When catastrophic wildfires last swept southern California in 2003, Neil Horowitz ’09 — then a high school junior — evacuated his home with his family. But this time, he is stuck thousands of miles away, getting updates from the Internet and checking in with his parents in between midterm study sessions.

Raging fires have burned more than 250,000 acres since last week, destroying nearly 2,000 homes and leaving eight California residents dead. Yalies from the San Diego and Los Angeles areas said keeping track of the resulting evacuations from the other side of the country has been stressful, but no students interviewed said they think their families are in imminent danger.

State authorities have responded more quickly and efficiently than in the past, ordering massive and orderly evacuations of more than 500,000 people to avoid the chaos that characterized the 2003 fire, many students said. But the improvement does not make the situation any less scary, the California natives said.

Some Elis said government officials dropped the ball four years ago by not giving evacuation orders until fires were cresting over the hills.

Ariel Patashnik ’09 said families were not asked to evacuate until fires were less than a quarter of a mile away from their homes, leaving roads gridlocked and families without time to pack up their belongings. But this time around, students said, family and friends were able to take more time, loading their cars with photograph albums and homecoming dresses.

As firefighters reined in the majority of the flames Thursday, most students’ families had already returned to their houses earlier in the week after seeking refuge in the homes of friends and family, students said.

But some families were only given the approval to return home last night. Michelle Wolfe ’11 said her house is fine, but at least five homes in her Rancho Santa Fe community are confirmed to have been damaged by the wildfires. She said her family stayed with friends in nearby La Jolla until late Thursday.

“They’re living with four other families and a lot of animals,” Wolfe said. “It’s a zoo in there. There are dogs and cats and my bird, and they also have someone’s rabbit.”

The hardest part of being so far from home has been separating reality from rumor, students said. Elis concerned about whether the houses being destroyed belong to their friends and neighbors said the only way for them to remain sane is not to believe everything they hear about the fires.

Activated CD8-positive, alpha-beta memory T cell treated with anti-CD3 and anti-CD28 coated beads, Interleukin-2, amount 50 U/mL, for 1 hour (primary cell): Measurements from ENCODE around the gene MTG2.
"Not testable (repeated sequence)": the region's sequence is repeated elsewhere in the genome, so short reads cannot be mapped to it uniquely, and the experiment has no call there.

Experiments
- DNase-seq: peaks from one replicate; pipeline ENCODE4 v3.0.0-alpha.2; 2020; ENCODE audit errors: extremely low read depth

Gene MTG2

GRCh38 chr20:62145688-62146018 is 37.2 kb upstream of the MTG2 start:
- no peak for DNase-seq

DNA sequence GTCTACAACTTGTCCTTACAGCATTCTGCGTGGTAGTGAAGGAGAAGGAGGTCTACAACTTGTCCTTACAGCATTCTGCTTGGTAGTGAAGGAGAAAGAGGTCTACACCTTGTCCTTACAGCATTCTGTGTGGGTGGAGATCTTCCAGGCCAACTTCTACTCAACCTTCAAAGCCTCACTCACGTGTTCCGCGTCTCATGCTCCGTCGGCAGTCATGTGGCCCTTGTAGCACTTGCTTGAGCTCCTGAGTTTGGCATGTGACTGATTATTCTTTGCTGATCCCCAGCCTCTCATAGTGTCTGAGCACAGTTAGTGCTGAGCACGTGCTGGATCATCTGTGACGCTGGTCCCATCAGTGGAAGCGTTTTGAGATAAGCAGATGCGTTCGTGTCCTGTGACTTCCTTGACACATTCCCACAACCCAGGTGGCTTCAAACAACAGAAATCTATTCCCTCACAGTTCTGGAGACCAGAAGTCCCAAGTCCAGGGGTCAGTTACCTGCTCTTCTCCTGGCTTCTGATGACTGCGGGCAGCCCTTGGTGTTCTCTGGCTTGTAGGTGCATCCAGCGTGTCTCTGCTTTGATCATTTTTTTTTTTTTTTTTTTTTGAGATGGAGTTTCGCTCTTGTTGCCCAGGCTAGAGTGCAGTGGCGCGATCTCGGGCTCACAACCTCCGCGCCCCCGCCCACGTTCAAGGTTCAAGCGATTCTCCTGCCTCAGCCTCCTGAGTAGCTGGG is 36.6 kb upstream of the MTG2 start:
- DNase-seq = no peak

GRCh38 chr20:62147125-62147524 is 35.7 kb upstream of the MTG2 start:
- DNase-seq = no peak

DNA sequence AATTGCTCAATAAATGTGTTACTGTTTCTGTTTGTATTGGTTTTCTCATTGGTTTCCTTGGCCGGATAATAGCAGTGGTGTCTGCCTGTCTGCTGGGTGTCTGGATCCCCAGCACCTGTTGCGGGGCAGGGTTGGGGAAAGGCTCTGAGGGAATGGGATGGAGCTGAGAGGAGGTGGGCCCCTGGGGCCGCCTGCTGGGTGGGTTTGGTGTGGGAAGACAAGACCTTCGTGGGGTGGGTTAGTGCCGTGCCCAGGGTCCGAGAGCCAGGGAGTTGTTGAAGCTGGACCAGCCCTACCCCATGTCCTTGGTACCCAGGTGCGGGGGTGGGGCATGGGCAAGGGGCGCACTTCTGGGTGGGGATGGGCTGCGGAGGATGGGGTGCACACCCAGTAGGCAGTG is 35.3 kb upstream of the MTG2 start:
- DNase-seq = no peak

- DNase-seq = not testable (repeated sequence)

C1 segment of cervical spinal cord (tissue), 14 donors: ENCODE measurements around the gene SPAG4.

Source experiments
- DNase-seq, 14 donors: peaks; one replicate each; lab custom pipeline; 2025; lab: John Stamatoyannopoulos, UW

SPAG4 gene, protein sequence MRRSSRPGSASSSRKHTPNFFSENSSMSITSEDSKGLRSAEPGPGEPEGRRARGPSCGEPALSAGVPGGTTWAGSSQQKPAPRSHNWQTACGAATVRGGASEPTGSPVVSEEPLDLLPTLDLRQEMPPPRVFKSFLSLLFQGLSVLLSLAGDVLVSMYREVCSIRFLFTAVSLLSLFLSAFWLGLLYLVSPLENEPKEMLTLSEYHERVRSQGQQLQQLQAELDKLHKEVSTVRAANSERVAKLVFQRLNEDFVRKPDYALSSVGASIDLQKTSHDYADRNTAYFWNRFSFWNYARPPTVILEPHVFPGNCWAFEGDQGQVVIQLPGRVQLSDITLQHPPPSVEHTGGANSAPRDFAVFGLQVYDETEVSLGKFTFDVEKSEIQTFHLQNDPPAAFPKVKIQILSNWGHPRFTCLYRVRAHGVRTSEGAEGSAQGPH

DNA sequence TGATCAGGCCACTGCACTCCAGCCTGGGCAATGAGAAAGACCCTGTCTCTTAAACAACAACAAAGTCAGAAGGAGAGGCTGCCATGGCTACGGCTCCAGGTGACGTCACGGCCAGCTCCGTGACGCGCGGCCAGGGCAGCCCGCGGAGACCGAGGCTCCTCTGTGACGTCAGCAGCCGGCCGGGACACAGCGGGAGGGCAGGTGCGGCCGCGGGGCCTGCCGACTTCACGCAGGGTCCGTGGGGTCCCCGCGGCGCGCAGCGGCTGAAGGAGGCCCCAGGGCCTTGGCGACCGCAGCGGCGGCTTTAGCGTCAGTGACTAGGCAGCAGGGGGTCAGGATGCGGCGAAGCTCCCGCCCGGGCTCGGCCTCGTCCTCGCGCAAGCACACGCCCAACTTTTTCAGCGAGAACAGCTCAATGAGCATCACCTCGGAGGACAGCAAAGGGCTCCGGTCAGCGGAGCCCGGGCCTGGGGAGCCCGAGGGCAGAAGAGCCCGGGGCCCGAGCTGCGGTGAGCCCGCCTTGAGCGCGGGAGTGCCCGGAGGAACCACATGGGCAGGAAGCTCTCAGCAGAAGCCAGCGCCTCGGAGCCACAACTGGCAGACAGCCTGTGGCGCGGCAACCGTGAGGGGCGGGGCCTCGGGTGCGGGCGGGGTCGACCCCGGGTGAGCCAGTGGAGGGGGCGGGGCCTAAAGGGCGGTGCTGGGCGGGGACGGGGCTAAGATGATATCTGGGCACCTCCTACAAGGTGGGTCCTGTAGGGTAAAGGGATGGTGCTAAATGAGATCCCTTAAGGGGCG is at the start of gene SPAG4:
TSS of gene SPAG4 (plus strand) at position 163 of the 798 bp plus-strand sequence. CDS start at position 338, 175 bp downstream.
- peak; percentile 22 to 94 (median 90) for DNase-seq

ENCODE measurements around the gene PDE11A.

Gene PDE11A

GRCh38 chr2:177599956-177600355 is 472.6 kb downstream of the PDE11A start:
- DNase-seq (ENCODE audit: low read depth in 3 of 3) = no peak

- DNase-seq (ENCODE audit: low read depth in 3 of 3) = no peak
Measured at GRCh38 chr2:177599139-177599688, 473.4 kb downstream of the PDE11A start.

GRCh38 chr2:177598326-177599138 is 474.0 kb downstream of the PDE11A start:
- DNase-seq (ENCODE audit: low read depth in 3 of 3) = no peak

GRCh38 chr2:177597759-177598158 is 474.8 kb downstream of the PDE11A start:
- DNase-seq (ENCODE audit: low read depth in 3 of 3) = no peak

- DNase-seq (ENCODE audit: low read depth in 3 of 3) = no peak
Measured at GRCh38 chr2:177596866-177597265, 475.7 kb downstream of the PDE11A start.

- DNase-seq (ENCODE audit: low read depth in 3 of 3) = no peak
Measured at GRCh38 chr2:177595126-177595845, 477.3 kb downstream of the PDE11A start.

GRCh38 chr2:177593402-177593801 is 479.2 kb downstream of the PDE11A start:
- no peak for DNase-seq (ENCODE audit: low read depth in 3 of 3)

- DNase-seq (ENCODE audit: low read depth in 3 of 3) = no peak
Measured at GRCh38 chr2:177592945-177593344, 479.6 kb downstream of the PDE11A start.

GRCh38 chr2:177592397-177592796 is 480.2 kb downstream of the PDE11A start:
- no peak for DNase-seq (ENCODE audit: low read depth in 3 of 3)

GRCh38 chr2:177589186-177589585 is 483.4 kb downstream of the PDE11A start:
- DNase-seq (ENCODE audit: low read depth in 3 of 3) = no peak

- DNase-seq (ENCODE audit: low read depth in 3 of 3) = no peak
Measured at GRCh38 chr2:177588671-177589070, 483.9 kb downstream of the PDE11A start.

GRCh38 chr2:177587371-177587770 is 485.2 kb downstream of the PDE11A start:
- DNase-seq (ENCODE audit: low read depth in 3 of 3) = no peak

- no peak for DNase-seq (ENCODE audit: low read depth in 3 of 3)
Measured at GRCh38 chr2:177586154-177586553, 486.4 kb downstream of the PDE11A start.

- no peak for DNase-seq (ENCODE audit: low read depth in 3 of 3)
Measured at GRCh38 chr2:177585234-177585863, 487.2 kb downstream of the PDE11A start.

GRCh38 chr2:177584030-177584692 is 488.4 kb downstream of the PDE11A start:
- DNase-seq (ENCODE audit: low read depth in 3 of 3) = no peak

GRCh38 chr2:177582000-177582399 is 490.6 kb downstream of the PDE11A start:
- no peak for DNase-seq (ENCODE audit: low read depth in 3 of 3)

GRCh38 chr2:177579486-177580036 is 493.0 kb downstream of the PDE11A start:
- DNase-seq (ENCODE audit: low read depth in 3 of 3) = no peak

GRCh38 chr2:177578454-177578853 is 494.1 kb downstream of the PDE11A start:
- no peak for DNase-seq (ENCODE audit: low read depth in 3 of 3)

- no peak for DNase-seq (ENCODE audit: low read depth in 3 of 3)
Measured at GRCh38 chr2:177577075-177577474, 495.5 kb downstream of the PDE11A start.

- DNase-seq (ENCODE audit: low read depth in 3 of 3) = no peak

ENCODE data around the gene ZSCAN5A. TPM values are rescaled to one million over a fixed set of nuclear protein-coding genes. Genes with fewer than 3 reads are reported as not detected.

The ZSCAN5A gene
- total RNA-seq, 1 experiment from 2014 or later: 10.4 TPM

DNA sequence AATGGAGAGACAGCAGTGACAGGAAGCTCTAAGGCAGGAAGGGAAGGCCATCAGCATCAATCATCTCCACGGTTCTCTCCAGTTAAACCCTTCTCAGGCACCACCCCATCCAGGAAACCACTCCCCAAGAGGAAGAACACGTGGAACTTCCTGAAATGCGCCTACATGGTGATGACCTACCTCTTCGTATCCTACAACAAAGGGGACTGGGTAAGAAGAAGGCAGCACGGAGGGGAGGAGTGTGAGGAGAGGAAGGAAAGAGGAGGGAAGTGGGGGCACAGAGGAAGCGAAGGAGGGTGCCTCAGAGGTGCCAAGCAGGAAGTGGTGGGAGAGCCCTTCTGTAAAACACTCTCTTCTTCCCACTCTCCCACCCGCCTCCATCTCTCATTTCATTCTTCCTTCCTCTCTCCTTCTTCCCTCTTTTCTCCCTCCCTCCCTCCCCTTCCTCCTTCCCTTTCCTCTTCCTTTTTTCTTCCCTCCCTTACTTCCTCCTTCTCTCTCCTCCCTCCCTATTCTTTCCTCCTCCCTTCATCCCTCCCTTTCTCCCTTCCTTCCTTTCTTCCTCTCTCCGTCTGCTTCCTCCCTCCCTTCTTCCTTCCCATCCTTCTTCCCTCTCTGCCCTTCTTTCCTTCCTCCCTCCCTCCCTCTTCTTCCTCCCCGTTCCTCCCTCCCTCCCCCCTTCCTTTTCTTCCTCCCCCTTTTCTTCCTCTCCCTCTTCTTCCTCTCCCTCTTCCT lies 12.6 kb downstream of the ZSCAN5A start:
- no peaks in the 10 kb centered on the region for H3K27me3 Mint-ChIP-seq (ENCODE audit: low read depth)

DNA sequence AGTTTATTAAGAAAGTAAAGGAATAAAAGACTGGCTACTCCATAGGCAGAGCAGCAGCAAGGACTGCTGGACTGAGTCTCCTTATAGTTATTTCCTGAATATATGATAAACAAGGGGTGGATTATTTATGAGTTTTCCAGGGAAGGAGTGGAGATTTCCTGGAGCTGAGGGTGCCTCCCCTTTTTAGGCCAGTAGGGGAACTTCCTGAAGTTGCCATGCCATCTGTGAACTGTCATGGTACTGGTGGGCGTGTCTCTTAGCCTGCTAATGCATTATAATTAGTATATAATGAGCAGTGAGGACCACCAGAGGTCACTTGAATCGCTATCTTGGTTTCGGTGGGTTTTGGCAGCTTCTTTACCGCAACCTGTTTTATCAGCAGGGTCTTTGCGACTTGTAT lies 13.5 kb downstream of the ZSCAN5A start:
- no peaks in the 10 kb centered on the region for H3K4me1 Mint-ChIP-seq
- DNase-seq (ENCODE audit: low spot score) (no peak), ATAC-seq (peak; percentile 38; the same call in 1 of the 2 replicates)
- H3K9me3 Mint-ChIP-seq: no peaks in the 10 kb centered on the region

Some California Yalies said communication with families at home has been intermittent because authorities have asked people to refrain from using their cell phones in order to keep the airwaves clear for emergency signals. But a few spent Tuesday — when President Bush declared a state of emergency for seven California counties — calling home as often as possible.

Even when phone calls do go through, students said they often know more about the fires than their parents, who have been unable to watch the news while caught in evacuation traffic.

Horowitz said the usually one-and-a-half hour drive to Los Angeles from San Diego took his parents eight hours, but like all students interviewed, he said they are taking no chances. Although his home was spared in the 2003 fires, the flames wiped out most of his neighborhood, Horowitz said. He wrote in an e-mail that he remembers “feeling the heat from the blaze” as he evacuated.

“I had two midterms on Tuesday,” Horowitz said. “I was trying to study while at the same time watching my local news online.”

Patashnik said that although her home is not directly threatened this time, the wind could change at any moment, which provides a constant distraction from her schoolwork.

But the fires’ impact on Yalies has not been entirely negative. Many students interviewed said the fires have given them a reason to meet with others from their home state whom they might otherwise have missed in the rush of midterms.

“The fires make that California bond all the more important,” said Alena Gribskov ’09, who is from San Diego.

Students said while many Yalies who are not from California are aware of the wildfire, many of them do not realize its impact on students from the affected areas. But once friends do find out, they tend to be incredibly supportive.

“After I told my roommate, she gave me her teddy bear and told me to hold on to it,” Wolfe said.